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FDA issues warning about acetaminophen and skin reactions

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posted on Aug, 3 2013 @ 08:54 PM
Acetaminophen is one of the most widely used medicines for fever and pain, commonly found in drugs like in Tylenol. On Thursday, the Food and Drug Administration (FDA) announced that acetaminophen is causing rare, but dangerous skin reactions in some people.

CNN) -- The Food and Drug Administration warned consumers on Thursday that popular pain reliever acetaminophen may cause serious skin reactions in some people. The FDA will now require a warning about the skin conditions to be added to the labels of prescription drug containing acetaminophen and will ask manufacturers of acetaminophen products to add warnings to their over-the-counter medications.

The popular pain-killing medication is linked to three skin diseases with symptoms that range from rash and blisters to more extensive damage to tissues under the skin. The two most serious skin conditions are Stevens-Johnson Syndrome (SJS) and toxic epidermal necrolysis (TEN), which will typically require hospitalization and can be fatal. The less dangerous skin disease is acute generalized exanthematous pustulosis (AGEP), which usually resolves itself within two weeks once acetaminophen is stopped.

The reactions can appear at any time people take the product, even if they only take it once. Other drugs designed to treat fever and pain, such as ibuprofen and naproxen, also carry the risk of these skin reactions, but they already carry a warning on their labels.

The FDA stresses that anyone who develops these types of conditions after using acetaminophen should stop taking the product immediately and visit a doctor or emergency room. If people have already experienced these skin problems while occasionally taking acetaminophen, they should not take the drug again and should inform their doctor about the reaction, the FDA said.

Many of the reactions start with flu-like symptoms of fever and muscle aches, which are followed by rash, blistering and sloughing off of the outside of the skin, which can expose patients to potentially fatal infections. It’s possible for victims to experience scarring, skin pigment changes, blindness and organ damage. The recovery can take weeks or months.

edit on 3-8-2013 by snarky412 because: (no reason given)

posted on Aug, 3 2013 @ 09:54 PM
reply to post by snarky412

Scary. Another issue with this poison. It's pretty much one of the most toxic poisons used as a medicine sold over the counter, put into any medicine that can be (ab)used to prevent (or simply kill off anyone) recreational use, and used for everything from headache to fever.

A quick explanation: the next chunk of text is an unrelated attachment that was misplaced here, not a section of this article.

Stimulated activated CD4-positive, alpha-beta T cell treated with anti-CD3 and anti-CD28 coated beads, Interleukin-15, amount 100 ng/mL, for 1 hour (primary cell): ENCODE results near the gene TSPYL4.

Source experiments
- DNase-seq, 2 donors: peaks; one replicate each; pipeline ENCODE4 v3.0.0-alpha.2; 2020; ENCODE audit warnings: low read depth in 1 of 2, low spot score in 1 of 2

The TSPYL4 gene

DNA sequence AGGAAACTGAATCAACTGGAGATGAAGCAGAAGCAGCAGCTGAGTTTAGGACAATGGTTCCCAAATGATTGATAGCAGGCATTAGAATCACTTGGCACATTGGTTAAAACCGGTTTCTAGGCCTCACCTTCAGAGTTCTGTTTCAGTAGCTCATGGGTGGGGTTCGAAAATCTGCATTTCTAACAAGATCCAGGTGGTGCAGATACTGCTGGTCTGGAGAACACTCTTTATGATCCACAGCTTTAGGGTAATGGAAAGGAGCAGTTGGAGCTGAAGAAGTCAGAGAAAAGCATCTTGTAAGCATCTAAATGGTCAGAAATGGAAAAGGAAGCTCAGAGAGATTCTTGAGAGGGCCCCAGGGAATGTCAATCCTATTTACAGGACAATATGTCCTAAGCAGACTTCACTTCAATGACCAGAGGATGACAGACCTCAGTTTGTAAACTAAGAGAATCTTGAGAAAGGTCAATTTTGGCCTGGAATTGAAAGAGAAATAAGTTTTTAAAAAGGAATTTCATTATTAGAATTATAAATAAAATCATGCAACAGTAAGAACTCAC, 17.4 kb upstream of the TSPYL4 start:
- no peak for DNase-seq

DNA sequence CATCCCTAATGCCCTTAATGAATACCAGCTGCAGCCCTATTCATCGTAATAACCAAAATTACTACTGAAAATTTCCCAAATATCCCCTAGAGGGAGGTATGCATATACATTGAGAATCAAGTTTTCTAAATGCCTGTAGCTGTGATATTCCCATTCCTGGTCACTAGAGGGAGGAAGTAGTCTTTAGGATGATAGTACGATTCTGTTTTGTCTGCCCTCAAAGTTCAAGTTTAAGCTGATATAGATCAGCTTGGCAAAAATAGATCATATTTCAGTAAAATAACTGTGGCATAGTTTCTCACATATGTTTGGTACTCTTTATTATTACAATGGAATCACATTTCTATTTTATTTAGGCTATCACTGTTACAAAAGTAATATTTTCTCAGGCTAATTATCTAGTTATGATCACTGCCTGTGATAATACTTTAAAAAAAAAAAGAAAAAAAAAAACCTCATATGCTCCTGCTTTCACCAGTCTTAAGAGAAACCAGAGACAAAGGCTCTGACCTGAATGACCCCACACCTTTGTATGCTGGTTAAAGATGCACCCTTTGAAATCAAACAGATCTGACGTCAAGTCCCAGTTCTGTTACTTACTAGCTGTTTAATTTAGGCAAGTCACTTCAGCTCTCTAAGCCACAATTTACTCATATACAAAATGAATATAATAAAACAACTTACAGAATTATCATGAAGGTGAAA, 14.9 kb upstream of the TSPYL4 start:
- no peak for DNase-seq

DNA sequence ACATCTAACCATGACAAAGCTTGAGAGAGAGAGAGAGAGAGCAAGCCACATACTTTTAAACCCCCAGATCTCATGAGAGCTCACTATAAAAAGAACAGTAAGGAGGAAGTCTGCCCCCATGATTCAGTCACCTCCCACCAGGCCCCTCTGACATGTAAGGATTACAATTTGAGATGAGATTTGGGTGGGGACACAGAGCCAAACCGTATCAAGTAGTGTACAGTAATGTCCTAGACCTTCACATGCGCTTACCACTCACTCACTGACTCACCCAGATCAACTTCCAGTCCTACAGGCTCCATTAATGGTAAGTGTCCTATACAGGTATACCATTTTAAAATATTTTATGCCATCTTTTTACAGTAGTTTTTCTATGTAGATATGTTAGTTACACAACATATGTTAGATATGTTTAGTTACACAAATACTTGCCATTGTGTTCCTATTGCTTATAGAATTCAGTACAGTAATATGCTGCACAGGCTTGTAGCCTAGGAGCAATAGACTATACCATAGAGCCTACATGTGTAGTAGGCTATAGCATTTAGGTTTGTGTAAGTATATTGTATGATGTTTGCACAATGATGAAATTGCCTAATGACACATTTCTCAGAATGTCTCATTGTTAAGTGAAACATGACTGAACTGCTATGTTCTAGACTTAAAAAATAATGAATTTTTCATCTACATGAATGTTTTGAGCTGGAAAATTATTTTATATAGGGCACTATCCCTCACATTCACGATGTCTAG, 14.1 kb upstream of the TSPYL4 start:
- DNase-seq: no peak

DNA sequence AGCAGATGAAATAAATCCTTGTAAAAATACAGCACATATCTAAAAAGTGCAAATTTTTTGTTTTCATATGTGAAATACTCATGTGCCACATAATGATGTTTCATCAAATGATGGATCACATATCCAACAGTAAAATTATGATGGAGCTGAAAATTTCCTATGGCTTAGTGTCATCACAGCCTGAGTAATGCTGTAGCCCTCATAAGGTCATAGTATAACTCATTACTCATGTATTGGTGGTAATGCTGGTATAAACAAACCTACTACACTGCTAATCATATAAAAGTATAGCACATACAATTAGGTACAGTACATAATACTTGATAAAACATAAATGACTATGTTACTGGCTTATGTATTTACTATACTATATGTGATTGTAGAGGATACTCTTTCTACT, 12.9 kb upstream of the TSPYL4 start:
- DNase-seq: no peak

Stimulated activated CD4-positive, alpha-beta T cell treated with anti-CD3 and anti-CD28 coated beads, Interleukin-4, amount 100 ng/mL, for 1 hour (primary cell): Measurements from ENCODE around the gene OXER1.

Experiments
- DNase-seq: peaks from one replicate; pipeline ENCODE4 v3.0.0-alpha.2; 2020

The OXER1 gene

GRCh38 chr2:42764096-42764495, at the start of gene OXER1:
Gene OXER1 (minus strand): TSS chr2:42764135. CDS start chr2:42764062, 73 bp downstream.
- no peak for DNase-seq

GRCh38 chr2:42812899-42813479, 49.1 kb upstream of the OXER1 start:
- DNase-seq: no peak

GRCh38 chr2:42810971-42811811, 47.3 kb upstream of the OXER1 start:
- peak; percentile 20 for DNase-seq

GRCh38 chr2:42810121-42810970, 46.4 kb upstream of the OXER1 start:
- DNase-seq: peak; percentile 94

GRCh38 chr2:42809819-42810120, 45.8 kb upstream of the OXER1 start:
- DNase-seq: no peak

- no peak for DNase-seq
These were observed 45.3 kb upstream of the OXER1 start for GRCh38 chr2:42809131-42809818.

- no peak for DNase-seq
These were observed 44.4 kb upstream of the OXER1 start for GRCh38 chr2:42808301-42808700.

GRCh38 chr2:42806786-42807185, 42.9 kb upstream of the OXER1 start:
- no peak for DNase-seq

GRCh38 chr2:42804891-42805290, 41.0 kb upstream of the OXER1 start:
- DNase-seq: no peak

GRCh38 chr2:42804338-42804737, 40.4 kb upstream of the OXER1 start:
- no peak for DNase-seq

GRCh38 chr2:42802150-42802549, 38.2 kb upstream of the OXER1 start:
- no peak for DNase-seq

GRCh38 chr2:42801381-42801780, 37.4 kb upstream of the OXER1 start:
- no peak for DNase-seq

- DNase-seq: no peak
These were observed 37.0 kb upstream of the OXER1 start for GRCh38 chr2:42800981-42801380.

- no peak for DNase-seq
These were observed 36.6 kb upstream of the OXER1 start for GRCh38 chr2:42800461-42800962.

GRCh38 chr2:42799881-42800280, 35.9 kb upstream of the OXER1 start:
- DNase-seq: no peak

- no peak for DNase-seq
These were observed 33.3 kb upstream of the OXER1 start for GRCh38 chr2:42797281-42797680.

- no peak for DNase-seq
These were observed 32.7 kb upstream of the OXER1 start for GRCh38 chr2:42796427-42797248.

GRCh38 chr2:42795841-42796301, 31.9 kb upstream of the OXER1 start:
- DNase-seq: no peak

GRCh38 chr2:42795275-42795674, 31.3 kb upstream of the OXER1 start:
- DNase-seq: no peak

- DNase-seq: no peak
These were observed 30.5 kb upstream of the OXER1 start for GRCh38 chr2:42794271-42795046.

With toxic liver reactions in doses as low as 4 grams (rare, but known) and fatalities in doses less than 15grams (30 tablets) I am amazed it's even sold as a pharmaceutical.

They initially developed it from coal tar, which is used in treating many skin conditions and is a carcinogen.

So it is not surprising that paracetamol/acetaminophen turns out to have problems also, relating to skin.

But I am surprised it is not wider spread, this stuff is sold in everything, for everything, to everyone. Perhaps its rare, or a new occurrence.

But this poison does not surprise me...

posted on Aug, 3 2013 @ 10:13 PM
reply to post by winofiend

What's bad is my husband takes different kinds of medicine and Tylenol is one of the over the counter products he can take with them for head aches.

He tries not to take any but the drawback to the meds is some of them causes headaches.
Which he then has to take Tylenol if it gets bad.

Me personally, I take as little or none what so ever.
Plus I'm able to take other stuff if need be. But I'm not a pill person so I try to tolerate a head ache if I get one.
Very seldom will I take any thing.

Very scary indeed.

posted on Aug, 3 2013 @ 10:24 PM
I chew those old-time Bayer Aspirin like candy - never had a problem.
No Acetaminophen in them.

posted on Aug, 3 2013 @ 10:28 PM

Originally posted by BABYBULL24
I chew those old-time Bayer Aspirin like candy - never had a problem.
No Acetaminophen in them.

True, but the problem there are people on blood thinners, such as my honey, can't take them.
He's on Plavix and already had one GI bleeding a couple of yrs. ago....not fun.
But I'd rather that than a heart attack, I suppose.

posted on Aug, 3 2013 @ 10:51 PM
Just keep watching your skin guys. If it doesn't bother your skin, your skin is all right. Who needs your liver anyway? That is the organ that is hurt the most by the drug, and since that detoxes the rest of the body and helps to create enzymes, I guess it is not worth worrying about. Just keep on taking your meds.

Aspirin was a lot safer if used only when it was needed, but that was too cheap, they couldn't make enough off that so they needed to stomp on it and promote their five times as expensive drug.

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